Posted by MikeW on May 07, 1999 at 13:07:57:
In Reply to: Roommate debaucle posted by Brian on May 07, 1999 at 12:42:31:
He can't force his way onto the lease without your consent. Period.
In order to get him out, you have to formally serve him with a legally mandated 30 day notice (the verbal agreement for 60 days won't work). Get the form from housing court. There are significant timing issues at to when in the month you can serve the notice. Once the 30 days expires, you will have to start an eviction proceeding, again in housing court.
The best piece of advice, get a lawyer. This is a standard procedure for which the have a standard fee (figure $3-400).
: I am in a rent-stabilized apartment in Queens. I have lived here for 2 1/2 years. Last August, my old roommate moved out, and I took on a new roommate to replace him and to split the rent. My landlord was made aware of this situation and gave his consent. In November, my lease came up and I signed it alone - without my roommate, who was given the option but by either lack
: of desire or sheer laziness did not sign with me.
: Since the signing of the lease in November, the living situation has not worked. He agreed to pay half the deposit with me (he had not paid a deposit up to that point), but for four months straight, he was a month behind paying me the rent. Utility payments lacked for months, and after several arguments with him, in March, I asked him to leave within 30 days on the grounds that he did not pay bills on time and the apartment, a one-bedroom, was simply to small for the both of us to occupy. My needs had changed, and part of his occupancy up to March had been on the grounds that he would aid in a new apartment search with me - something that he had failed to do.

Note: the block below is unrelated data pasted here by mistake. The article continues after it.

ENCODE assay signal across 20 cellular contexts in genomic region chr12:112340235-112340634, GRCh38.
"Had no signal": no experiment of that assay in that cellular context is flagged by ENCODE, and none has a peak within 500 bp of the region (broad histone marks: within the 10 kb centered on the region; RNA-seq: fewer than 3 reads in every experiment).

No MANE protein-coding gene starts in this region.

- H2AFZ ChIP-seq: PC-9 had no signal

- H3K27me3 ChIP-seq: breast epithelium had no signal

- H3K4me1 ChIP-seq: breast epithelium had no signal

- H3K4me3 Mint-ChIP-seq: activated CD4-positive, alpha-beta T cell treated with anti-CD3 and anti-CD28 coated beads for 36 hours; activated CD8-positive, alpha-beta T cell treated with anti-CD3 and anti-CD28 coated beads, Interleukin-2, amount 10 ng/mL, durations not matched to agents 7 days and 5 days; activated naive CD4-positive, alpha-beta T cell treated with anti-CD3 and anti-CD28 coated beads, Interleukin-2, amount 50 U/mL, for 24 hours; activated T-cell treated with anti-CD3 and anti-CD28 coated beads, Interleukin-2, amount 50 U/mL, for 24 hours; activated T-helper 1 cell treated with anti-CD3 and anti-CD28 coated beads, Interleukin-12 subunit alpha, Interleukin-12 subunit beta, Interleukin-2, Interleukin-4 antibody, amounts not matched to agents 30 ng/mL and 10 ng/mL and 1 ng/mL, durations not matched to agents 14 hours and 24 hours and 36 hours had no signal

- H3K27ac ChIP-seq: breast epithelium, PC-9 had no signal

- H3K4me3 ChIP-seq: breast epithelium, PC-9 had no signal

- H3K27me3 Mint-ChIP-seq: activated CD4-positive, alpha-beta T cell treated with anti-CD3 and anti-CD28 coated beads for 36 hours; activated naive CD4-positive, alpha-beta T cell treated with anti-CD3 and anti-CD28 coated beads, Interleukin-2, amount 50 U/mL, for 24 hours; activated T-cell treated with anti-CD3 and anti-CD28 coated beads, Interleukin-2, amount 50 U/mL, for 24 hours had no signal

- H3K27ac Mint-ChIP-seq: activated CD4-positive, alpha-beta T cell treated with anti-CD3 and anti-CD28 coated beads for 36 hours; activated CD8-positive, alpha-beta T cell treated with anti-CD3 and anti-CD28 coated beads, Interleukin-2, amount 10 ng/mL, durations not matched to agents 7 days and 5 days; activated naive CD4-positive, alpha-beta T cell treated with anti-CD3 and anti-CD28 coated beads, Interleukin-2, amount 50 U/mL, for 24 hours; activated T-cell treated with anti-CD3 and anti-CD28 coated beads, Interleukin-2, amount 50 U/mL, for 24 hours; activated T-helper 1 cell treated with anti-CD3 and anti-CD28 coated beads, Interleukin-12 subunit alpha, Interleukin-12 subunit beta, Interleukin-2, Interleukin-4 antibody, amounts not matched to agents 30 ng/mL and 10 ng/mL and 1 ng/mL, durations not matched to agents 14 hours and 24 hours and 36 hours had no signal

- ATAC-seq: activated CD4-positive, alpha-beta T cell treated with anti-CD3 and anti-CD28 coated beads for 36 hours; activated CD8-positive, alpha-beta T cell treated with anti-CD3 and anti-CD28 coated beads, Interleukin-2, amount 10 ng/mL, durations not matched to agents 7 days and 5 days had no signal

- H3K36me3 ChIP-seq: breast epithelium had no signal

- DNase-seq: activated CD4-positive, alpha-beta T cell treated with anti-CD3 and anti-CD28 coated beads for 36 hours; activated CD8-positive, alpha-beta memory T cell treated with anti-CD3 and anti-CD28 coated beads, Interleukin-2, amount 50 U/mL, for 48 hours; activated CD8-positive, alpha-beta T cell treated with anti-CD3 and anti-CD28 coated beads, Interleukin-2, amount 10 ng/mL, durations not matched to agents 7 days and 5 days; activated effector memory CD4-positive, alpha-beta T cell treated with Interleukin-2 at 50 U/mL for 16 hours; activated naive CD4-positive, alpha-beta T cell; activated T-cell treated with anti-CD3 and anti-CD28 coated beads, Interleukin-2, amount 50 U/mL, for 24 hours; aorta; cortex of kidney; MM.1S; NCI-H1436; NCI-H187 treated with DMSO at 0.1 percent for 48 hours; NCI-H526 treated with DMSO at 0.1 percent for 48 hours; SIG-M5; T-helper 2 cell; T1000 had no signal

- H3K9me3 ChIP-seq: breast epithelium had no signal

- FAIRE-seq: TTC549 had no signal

: His argument was that I cannot suddenly decide that he must leave, and that 30 days was not enough time. Being somewhat compassionate to the difficulty of apartment-searching in New York, we agreed upon May - 60 days from the time I asked him to leave. This was consentual. He even told the Landlord that this was the case.
: Two weeks ago, he had not packed, and I asked him what his living situation was. His answer was that he needed more time. In truth he hadn't taken our agreement seriously, and only really looked at two apartments in the total 60 days he had the opportunity to leave.
: Now he has made threats to the tune that he wants to co-sign the lease with my landlord behind my back without my consent, on the grounds that he has lived here for more than six months. I want to know if he actually has this right, if I have the right to demand he leave immediately, and if I should involve my landlord at this point, as it's now May 5th, and he still has not found an apartment, nor has he packed. Before I make any serious ultimatums, I need to know that I have the right to do so.
: Thank you,
: Brian Robinson
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